It didn’t take Ben and Jonah Gleeman long after coming from New York to their family’s house in East Hampton in late March to understand how deeply the Covid-19 shutdown must have affected the most vulnerable in this community. And when they reconnected with a former camp counselor who is now the youth pastor at an Amagansett church, they found a partner who could pair their idea of helping with the people who need it.
The twin brothers, who will be high school juniors next year, noticed when driving with their father by the train station in East Hampton that the day laborers normally waiting there for work were gone. The work had dried up, and the brothers realized that all those people who relied on it were “probably not getting the jobs they need to sustain themselves and feed their families.”
Teaming up with their friend Ryan Spiegel, whose family has a house in Sagaponack, they quickly turned their concern into action, forming Doorstep Donations, a service aimed at supporting people who are “struggling to support their families.”
“We want to help as many people as possible,” the three said in a conference call on Tuesday. Jonah and Ryan attend the Ethical Culture Fieldston School in the Bronx; Ben attends Trinity School in Manhattan. Their idea: Give people a way to donate canned and packaged goods without having to leave home, and then get those donations safely to those in need.
They started a GoFundMe page and launched a website to raise money for their efforts. On the site, people can leave their name and address to schedule a doorstep pickup of donations, then Ben, Jonah, Ryan, or someone from their team — clad in all the proper protective gear — will personally collect them and disinfect them before sending them on.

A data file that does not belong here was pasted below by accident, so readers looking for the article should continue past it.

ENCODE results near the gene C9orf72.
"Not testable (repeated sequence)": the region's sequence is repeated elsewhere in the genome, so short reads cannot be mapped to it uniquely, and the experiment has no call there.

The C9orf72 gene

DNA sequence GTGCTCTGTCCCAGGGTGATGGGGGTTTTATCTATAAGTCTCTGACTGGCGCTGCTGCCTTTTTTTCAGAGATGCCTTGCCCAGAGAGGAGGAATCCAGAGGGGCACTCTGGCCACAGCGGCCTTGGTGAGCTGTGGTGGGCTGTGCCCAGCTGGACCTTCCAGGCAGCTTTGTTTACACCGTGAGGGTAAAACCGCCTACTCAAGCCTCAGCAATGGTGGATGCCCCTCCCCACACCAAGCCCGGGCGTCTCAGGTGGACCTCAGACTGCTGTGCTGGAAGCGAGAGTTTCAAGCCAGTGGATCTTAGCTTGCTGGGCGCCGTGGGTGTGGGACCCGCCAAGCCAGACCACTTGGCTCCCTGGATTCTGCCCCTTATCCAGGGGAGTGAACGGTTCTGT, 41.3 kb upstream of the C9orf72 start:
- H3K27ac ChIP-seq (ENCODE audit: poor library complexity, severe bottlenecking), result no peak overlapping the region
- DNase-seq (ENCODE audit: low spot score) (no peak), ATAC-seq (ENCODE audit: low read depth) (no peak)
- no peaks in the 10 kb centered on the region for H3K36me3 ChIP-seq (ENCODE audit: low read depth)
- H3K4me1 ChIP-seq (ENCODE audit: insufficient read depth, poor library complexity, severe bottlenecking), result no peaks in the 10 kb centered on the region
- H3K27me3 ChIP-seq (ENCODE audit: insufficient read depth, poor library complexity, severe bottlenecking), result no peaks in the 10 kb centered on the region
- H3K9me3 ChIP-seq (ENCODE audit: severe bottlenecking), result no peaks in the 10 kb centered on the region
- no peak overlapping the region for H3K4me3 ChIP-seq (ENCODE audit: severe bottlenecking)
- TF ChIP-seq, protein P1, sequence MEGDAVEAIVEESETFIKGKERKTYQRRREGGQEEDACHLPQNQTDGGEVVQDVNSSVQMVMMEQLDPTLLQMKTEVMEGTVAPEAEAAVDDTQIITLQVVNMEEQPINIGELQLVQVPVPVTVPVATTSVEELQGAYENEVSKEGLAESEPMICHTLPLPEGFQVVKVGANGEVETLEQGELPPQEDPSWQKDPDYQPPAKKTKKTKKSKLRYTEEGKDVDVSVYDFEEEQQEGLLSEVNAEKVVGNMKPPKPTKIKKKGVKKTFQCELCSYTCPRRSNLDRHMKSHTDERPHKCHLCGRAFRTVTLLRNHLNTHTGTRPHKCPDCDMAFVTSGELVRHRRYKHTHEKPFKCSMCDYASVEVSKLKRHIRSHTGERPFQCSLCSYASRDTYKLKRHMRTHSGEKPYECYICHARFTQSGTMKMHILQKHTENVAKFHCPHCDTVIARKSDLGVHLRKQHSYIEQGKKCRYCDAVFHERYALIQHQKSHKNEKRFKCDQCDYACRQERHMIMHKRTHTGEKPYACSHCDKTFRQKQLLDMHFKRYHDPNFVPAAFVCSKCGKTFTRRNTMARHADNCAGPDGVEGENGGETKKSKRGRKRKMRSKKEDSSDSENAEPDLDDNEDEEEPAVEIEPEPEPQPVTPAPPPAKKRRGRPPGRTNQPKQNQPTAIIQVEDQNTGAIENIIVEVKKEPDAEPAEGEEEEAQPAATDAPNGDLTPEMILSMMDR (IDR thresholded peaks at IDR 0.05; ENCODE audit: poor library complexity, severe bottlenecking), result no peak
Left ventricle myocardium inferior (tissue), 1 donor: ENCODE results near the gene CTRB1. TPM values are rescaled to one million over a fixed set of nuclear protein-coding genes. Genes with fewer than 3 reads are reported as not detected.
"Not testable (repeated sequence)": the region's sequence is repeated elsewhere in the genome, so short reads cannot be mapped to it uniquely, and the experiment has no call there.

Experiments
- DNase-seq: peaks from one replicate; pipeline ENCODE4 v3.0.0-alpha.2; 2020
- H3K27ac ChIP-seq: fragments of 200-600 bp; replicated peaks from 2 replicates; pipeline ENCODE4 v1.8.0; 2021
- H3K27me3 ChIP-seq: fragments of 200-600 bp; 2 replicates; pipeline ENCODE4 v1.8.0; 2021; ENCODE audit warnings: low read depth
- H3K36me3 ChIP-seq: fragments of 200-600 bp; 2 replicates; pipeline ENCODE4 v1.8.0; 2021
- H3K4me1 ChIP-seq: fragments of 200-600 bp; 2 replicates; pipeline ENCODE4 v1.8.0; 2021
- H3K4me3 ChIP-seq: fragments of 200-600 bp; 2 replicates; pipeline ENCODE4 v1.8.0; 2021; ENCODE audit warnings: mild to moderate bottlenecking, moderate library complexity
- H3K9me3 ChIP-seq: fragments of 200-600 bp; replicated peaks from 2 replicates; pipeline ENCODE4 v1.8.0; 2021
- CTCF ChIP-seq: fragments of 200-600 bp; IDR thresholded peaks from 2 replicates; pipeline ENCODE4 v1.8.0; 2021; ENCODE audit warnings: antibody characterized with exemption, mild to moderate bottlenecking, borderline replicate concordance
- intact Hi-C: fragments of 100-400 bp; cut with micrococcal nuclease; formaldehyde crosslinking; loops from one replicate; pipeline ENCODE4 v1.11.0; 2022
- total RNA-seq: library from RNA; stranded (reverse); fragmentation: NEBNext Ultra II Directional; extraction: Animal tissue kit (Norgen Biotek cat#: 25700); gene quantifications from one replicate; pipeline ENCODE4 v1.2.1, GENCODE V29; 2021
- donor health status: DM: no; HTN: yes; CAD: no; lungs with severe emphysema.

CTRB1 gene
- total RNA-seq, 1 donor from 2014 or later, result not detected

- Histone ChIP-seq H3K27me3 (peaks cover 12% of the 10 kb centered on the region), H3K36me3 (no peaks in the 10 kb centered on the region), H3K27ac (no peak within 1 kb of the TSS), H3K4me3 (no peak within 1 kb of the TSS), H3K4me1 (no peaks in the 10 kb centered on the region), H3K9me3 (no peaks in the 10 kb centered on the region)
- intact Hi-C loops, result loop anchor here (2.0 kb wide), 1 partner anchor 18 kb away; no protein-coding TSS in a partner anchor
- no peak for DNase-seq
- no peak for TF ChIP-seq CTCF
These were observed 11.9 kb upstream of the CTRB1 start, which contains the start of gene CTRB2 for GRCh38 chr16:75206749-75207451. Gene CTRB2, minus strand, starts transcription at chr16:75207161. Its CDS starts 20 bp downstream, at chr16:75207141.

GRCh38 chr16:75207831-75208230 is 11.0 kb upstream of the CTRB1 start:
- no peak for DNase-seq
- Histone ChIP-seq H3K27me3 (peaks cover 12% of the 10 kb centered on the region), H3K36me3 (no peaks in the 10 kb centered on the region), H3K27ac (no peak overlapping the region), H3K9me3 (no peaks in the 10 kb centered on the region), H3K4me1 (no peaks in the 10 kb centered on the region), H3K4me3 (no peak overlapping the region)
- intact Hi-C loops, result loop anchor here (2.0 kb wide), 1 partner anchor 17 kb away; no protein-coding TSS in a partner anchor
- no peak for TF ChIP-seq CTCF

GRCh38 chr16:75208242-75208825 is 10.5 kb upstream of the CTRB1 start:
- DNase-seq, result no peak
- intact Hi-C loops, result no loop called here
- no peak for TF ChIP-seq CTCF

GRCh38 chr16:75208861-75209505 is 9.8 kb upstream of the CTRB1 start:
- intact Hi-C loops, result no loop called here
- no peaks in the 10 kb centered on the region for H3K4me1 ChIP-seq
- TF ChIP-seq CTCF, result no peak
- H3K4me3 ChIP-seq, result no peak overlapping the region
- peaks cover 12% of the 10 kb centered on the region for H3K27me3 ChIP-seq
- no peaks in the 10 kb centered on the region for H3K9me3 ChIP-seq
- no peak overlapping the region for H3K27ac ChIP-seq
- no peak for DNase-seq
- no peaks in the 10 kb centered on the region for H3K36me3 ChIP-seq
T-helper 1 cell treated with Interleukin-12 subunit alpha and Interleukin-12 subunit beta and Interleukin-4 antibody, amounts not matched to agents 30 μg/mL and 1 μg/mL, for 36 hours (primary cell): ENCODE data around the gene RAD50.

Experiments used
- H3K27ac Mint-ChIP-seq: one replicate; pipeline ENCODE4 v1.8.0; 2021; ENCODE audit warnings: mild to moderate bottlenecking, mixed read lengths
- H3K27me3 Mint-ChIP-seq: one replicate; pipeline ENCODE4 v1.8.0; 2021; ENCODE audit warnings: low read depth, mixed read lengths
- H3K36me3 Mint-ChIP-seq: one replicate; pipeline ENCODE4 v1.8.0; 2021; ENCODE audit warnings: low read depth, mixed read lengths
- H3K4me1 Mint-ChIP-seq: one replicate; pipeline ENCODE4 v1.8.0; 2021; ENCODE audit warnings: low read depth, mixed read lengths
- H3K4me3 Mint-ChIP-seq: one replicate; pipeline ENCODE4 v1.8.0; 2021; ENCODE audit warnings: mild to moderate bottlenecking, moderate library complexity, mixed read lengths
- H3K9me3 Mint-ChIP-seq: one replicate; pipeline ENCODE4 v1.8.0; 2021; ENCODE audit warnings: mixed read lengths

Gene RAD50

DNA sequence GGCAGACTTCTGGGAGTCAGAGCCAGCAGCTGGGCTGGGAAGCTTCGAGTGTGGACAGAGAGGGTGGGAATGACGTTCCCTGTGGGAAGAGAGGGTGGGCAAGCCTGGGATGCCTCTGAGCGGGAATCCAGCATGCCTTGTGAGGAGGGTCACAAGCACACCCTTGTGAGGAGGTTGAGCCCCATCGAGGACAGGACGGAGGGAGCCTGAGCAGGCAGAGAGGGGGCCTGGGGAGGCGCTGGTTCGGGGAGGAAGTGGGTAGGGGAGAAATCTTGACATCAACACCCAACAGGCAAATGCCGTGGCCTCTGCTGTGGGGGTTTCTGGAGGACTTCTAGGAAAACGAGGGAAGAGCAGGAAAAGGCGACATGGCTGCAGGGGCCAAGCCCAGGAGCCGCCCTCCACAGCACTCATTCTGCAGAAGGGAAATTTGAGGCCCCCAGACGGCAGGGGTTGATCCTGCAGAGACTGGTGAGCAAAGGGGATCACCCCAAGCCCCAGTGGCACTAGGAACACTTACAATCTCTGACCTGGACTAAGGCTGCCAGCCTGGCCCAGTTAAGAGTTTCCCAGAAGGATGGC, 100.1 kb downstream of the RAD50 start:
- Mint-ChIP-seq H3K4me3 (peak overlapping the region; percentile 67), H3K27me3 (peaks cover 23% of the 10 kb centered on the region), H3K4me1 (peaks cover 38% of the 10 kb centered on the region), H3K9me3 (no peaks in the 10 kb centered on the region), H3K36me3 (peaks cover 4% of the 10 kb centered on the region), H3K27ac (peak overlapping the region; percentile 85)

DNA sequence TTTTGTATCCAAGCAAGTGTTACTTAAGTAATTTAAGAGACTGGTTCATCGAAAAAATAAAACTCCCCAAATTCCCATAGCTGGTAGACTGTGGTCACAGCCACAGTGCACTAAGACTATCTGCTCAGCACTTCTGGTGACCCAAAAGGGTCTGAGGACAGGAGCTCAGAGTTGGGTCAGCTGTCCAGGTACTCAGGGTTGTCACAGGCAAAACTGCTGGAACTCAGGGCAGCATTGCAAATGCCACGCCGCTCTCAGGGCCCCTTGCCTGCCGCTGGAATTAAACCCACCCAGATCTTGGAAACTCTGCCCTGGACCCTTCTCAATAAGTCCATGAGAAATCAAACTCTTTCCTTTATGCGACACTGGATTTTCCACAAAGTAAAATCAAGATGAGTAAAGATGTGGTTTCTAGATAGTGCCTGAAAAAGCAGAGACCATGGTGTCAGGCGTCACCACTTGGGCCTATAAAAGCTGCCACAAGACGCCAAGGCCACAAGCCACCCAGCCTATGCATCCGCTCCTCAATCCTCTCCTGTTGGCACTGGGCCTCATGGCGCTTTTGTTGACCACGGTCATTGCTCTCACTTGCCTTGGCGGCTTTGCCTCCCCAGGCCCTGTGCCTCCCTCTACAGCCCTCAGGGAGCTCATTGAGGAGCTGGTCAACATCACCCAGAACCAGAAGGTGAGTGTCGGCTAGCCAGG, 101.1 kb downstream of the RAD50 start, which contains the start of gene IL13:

The trick was connecting to the people in help, and to do that, the Gleeman twins reached out to Diego Palomo, the youth pastor at the Vida Abundante New York, or VANY, Church in Amagansett. Mr. Palomo’s father, Oswaldo Palomo, is the pastor of the church, which conducts services in Spanish on Sunday mornings (virtually for now). Years ago, Mr. Palomo and his future wife, Jill, had been counselors to Ben and Jonah at the Hampton Country Day Camp, and she had also been their babysitter. Through Vida Abundante’s I Love My Town Ministry, Mr. Palomo already had a network of helpers who knew where the need was.
“Doorstep Donations inspired us,” he said. The I Love My Town ministry helped to identify senior citizens at the Windmill I and II complexes in East Hampton and the St. Michael’s apartments in Amagansett who needed extra help in these challenging times, and it also put out a call to its community connections asking for suggestions of others who may have lost a job or fallen on hard times. Then, working hand in hand with Doorstep Donations, it began to provide meals prepared according to specific dietary restrictions, fresh fruit and vegetables, groceries, paper goods.
“If you know a neighbor who is out of work, a friend, a family member, let us know,” Mr. Palomo said. “We don’t care where you are from, we just want to bless people and give them a little glimpse of hope.” Recognizing that many people are too proud to admit when they need a hand, many of these donations are left quietly, without contact, on the recipients’ doorsteps, a kind gesture with no strings attached. “This is a moment of need, and we believe the church needs to be a leader. It’s an opportunity to put Jesus’s message into action and give people a message of hope.”
Ryan, Ben, and Jonah want to continue Doorstep Donations even when the pandemic is past and social distancing is no longer the norm. As of Tuesday, they had raised nearly $8,500 through their GoFundMe page and had delivered more than 900 meals. They have expanded to Port Washington and Scarsdale, N.Y.
Those wishing to donate can do so online at doorstepdonations.com. Those who want to recommend a family or individuals in need of assistance can contact Vida Abundante Church at [email protected] or 631-356-8313 or via Facebook.